The following post is part of WTWH Media Marketing Lab’s ongoing blog series from MozCon 2017. You can find the full presentation here.
In an increasingly volatile and ever-changing SEO environment, building links for your organization or clients can be a difficult task that requires constant and consistent effort. In her recent session “How To Get Big Links” at MozCon 2017 in Seattle, WA, Lisa Myers, CEO & Founder of Verve Search a UK-based media agency, offered some personal insight into how brands struggling with link building and content exposure can reshape and rethink their efforts.
Think Like Ad Executives. Execute Like Geeks.
Back in 2012, Verve was starting to see a massive decline in their SERP rankings and website traffic due to changes in Google’s algorithms and other uncontrollable factors. To regain the content coverage they needed for their clients, Verve decided to restructure its entire agency, essentially shifting from a traditional marketing firm to a robust, creative and modern media company. With this organizational shift came a shift in thinking and methodologies, and in just 12 months, the team at Verve came up with over “350 ideas and 66 campaigns”. Myers playfully admitted that not all their ideas were great, including one outlandish suggestion of allowing Twitter users “to print their tweets on a piece of toast.” But, as Myers suggested, “you need to be able to come up with a lot of bad ideas before you can come up with a good one. Stop thinking, and start creating.” So, that’s exactly what Myers and her team at Verve did.
Overinvest In Formats That Could Be Used Again
One of Myer’s most poignant words of advice was to find something that works and exploit its framework to the point of overuse, referencing how Pixar has used its acclaimed animation software RenderMan in every one of its 20+ movies for the past 23 years. Following the overwhelming response to prior work for their client GoCompare, Verve decided to reinvestment in a successful format, interactive lists, and created another piece of content for Go Compare titled The Billionaires League. With this list, users could compare the world’s roughly 2,000 billionaires and see how they stack up against one another. This list soon received 97 authoritative links from domains like the BBC, Entrepreneur, and Yahoo Finance, garnering it over 850,000 views.
Following the theme of reusing & reshaping content that works, Verve reformatted their Billionaires League piece into yet another list-type piece of content called Billionaires League for E-Sports. Commissioned by Verve’s client Unibet, this pseudo-database of information on professional gamers’ earnings saw similar success to its predecessor, earning 198 links and over 190,000 views. Verve’s restructuring seemed to be paying off.
Sometimes Plain & Simple Works Best
Although Verve saw colossal success from their robust campaigns described above, Myers suggested that sometimes plain and simple can also move mountains. Take for example Unknown Tourism, one of Verve’s most successful campaigns. On behalf of Expedia UK, Verve created a series of vintage-style, minimalistic travel posters to commemorate extinct species and their respective countries. The response was overwhelming to the campaign; not only did the campaign get over 220 links, it also got printed in the Observer and received consistent media coverage for over a year. It was even turned in to a fan-made-mod for the popular video game, The Sims. In fact, the response to art was so widespread that people were “calling Verve’s office asking if they could buy the posters”. But perhaps the most notable reaction to the campaign was a petition to applaud Expedia for raising awareness about animal conservation.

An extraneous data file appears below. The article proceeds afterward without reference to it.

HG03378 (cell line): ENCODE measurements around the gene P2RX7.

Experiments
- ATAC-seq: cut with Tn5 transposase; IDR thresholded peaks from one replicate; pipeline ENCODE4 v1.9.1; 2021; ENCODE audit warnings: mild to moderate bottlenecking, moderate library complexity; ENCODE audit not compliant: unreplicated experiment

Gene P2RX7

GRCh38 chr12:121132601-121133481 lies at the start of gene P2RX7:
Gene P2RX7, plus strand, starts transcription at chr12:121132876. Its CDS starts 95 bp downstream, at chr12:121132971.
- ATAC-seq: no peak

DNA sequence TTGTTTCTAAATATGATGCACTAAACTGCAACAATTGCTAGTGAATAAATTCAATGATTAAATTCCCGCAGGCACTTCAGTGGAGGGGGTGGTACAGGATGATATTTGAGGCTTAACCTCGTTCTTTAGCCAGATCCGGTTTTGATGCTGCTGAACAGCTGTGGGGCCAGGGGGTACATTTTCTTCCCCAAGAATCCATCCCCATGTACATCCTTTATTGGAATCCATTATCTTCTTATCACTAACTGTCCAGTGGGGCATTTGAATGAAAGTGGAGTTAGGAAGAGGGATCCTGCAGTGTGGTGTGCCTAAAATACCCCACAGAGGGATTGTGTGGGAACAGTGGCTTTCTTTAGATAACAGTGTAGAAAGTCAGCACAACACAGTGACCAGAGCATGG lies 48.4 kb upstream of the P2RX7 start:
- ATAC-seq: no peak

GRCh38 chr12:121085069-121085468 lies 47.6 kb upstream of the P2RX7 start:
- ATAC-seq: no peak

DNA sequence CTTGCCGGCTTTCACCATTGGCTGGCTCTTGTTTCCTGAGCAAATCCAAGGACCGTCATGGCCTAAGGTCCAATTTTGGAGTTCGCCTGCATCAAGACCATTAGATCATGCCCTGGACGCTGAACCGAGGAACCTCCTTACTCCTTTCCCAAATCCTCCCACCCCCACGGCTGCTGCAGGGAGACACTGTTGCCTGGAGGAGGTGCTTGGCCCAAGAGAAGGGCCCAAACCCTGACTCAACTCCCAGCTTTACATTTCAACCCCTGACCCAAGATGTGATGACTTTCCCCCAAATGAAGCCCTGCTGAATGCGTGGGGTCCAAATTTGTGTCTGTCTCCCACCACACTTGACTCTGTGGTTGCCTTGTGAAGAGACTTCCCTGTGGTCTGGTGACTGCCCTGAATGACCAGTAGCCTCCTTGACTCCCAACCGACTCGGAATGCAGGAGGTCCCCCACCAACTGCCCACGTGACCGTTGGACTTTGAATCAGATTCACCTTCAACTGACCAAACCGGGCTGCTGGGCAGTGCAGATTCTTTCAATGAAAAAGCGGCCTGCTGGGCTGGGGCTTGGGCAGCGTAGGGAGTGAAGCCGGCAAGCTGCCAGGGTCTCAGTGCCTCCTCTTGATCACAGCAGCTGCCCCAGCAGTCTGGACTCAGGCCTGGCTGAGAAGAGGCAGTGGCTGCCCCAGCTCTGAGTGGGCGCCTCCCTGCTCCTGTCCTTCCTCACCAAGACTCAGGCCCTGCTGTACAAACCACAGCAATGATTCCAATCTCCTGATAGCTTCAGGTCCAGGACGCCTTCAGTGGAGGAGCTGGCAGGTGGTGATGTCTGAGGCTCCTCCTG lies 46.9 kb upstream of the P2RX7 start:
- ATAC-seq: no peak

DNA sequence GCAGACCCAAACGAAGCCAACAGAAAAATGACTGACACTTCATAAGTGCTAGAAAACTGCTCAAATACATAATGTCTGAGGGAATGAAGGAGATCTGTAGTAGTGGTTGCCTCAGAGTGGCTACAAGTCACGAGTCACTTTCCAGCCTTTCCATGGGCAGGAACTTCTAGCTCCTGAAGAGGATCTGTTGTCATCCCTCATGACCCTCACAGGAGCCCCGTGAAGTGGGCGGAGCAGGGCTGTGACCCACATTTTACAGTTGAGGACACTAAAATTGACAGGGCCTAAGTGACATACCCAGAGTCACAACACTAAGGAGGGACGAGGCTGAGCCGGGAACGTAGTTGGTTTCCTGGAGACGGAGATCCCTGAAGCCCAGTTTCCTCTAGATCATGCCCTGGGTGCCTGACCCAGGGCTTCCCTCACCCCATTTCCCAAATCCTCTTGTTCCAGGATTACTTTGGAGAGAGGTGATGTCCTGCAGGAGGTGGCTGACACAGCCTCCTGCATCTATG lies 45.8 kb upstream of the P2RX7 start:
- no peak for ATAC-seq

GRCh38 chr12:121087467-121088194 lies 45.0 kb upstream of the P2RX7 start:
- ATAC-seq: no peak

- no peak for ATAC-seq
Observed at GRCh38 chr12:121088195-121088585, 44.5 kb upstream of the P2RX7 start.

As a result of this exposure, Expedia UK saw a 46% increase in organic visibility in Nordic countries, including a 99% increase in organic visibility in Finland alone. Clearly, the creative connected with people, and after all, that’s what it’s all about. However, according to Myers, even if you have the best creative in the world, it won’t matter if you don’t do the outreach.
Consistent Outreach is Key
As Myers said, “you can’t build a house by just holding a hammer.” When it comes to link building & media exposure, great content and creative is only half the battle – must diligently engage in outreach. There’s no optimal way of writing an outreach email and it’s certainly not about how many emails you send. In her presentation, Myers showed an example of two employees. Employee A sent out 1,120 outreach emails and only received 20 links in return. Conversely, Employee B only sent out 267 emails but received 23 links. Why was this? As Myers stated: “Outreach is about people. It’s about mindset.” Myers advised organizations to find the right people and then encourage them to be more of who they are. According to Myers, outreach simply comes down to perseverance and grit.
Stop Thinking, Start Creating
Contrary to popular belief, there’s not always a formulaic approach to link building. Obviously, it comes down to making content that people genuinely want to share and engage with. If you’re not getting the exposure you want and the links you need, ask yourself: is this content people would want to share? If not, it’s time to reevaluate your strategy like Verve did. Once you’ve started creating better content, evaluate your outreach; not only if you’re it doing enough, but are you doing it well enough? Take a step back from your strategy and change the way you think and with a little bit of perseverance and grit, you’ll be on your way to getting big links like Verve.
Lisa Myers is the founder and CEO of Verve Search. She has been working in Marketing since 2001 and got “bit” by the “SEO” bug in 2005, when she was tasked with setting up the Search department at an Integrated Marketing Agency. In 2009 she decided to start her own agency, Verve Search.